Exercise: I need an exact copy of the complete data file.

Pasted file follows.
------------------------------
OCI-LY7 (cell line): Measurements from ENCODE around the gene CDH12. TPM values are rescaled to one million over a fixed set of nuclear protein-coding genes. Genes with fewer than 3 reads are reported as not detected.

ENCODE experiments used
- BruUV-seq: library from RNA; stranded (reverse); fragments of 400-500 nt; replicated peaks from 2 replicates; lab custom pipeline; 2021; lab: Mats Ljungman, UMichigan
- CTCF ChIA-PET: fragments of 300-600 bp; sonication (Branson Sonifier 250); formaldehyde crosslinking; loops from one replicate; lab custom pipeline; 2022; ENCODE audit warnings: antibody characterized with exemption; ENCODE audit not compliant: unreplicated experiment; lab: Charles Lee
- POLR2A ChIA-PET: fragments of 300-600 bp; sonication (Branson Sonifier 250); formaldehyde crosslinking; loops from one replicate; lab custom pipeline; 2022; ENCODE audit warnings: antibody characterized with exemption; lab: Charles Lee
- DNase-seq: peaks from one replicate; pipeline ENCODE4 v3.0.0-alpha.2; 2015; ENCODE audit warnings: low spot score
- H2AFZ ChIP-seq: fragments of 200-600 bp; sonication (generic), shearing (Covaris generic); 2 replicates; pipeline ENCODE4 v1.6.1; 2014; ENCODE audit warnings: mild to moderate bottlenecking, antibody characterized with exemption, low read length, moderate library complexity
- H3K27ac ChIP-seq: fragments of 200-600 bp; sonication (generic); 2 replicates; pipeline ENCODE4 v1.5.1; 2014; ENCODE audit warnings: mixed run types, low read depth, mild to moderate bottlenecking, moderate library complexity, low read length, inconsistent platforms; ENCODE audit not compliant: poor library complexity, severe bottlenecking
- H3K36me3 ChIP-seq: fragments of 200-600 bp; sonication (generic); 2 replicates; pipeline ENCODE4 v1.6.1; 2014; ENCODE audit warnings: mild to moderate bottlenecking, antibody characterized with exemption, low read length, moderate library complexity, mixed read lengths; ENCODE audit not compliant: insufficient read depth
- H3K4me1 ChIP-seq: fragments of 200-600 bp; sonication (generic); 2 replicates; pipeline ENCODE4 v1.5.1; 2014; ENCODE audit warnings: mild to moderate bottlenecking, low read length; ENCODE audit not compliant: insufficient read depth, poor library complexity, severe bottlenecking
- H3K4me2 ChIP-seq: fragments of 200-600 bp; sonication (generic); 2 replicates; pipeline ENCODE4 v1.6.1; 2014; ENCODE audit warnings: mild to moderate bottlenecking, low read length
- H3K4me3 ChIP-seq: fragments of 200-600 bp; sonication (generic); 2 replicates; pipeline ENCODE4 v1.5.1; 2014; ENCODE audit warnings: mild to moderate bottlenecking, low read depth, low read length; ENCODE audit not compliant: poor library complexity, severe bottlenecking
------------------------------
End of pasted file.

OCI-LY7 (cell line): Measurements from ENCODE around the gene CDH12. TPM values are rescaled to one million over a fixed set of nuclear protein-coding genes. Genes with fewer than 3 reads are reported as not detected.

ENCODE experiments used
- BruUV-seq: library from RNA; stranded (reverse); fragments of 400-500 nt; replicated peaks from 2 replicates; lab custom pipeline; 2021; lab: Mats Ljungman, UMichigan
- CTCF ChIA-PET: fragments of 300-600 bp; sonication (Branson Sonifier 250); formaldehyde crosslinking; loops from one replicate; lab custom pipeline; 2022; ENCODE audit warnings: antibody characterized with exemption; ENCODE audit not compliant: unreplicated experiment; lab: Charles Lee
- POLR2A ChIA-PET: fragments of 300-600 bp; sonication (Branson Sonifier 250); formaldehyde crosslinking; loops from one replicate; lab custom pipeline; 2022; ENCODE audit warnings: antibody characterized with exemption; lab: Charles Lee
- DNase-seq: peaks from one replicate; pipeline ENCODE4 v3.0.0-alpha.2; 2015; ENCODE audit warnings: low spot score
- H2AFZ ChIP-seq: fragments of 200-600 bp; sonication (generic), shearing (Covaris generic); 2 replicates; pipeline ENCODE4 v1.6.1; 2014; ENCODE audit warnings: mild to moderate bottlenecking, antibody characterized with exemption, low read length, moderate library complexity
- H3K27ac ChIP-seq: fragments of 200-600 bp; sonication (generic); 2 replicates; pipeline ENCODE4 v1.5.1; 2014; ENCODE audit warnings: mixed run types, low read depth, mild to moderate bottlenecking, moderate library complexity, low read length, inconsistent platforms; ENCODE audit not compliant: poor library complexity, severe bottlenecking
- H3K36me3 ChIP-seq: fragments of 200-600 bp; sonication (generic); 2 replicates; pipeline ENCODE4 v1.6.1; 2014; ENCODE audit warnings: mild to moderate bottlenecking, antibody characterized with exemption, low read length, moderate library complexity, mixed read lengths; ENCODE audit not compliant: insufficient read depth
- H3K4me1 ChIP-seq: fragments of 200-600 bp; sonication (generic); 2 replicates; pipeline ENCODE4 v1.5.1; 2014; ENCODE audit warnings: mild to moderate bottlenecking, low read length; ENCODE audit not compliant: insufficient read depth, poor library complexity, severe bottlenecking
- H3K4me2 ChIP-seq: fragments of 200-600 bp; sonication (generic); 2 replicates; pipeline ENCODE4 v1.6.1; 2014; ENCODE audit warnings: mild to moderate bottlenecking, low read length
- H3K4me3 ChIP-seq: fragments of 200-600 bp; sonication (generic); 2 replicates; pipeline ENCODE4 v1.5.1; 2014; ENCODE audit warnings: mild to moderate bottlenecking, low read depth, low read length; ENCODE audit not compliant: poor library complexity, severe bottlenecking